Science: Isotopes for Research

Scientists cheered another indication that the Atomic Age was starting to roll. After long delay and soul-searching, the Manhattan District this week agreed to supply qualified customers with about 100 radioactive isotopes produced in its Oak Ridge uranium piles. For chemists, physicists and biologists the isotopes are important scientific tools.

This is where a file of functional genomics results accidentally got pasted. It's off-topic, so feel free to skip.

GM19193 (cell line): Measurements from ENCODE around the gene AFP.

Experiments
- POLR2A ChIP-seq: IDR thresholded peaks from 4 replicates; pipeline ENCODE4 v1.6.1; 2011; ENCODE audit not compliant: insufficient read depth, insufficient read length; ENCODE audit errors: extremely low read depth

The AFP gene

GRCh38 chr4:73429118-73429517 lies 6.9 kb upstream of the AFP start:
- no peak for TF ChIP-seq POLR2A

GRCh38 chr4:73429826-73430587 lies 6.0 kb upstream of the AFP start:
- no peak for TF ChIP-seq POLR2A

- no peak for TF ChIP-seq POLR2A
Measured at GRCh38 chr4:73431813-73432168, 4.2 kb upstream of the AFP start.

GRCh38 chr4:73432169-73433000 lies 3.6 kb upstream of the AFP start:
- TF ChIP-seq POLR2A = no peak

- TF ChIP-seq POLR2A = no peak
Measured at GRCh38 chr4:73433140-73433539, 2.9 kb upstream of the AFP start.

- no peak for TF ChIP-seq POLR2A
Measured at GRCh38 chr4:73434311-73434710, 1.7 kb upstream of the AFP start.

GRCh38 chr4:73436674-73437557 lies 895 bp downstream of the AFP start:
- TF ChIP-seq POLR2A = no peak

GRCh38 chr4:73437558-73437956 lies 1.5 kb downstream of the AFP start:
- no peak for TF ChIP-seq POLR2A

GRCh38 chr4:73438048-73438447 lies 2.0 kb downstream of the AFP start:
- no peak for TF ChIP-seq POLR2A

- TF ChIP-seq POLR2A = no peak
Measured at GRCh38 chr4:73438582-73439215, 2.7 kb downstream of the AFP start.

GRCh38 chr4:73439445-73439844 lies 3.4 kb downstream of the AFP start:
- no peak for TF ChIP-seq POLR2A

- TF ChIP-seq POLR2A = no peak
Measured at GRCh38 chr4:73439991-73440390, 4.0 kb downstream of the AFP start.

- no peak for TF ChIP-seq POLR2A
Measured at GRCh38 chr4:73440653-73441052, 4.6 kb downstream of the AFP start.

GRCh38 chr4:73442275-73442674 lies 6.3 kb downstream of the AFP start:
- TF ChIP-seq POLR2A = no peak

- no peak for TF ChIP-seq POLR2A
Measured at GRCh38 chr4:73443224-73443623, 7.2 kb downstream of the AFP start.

Most crying need for them is in medicine, not to cure disease (though the isotopes may do this too), but to probe basic biological processes. Radioactive carbon 14, for example, may be fed to human beings or laboratory animals. Though present only in sub-microscopic quantities, it will announce its presence to sensitive...

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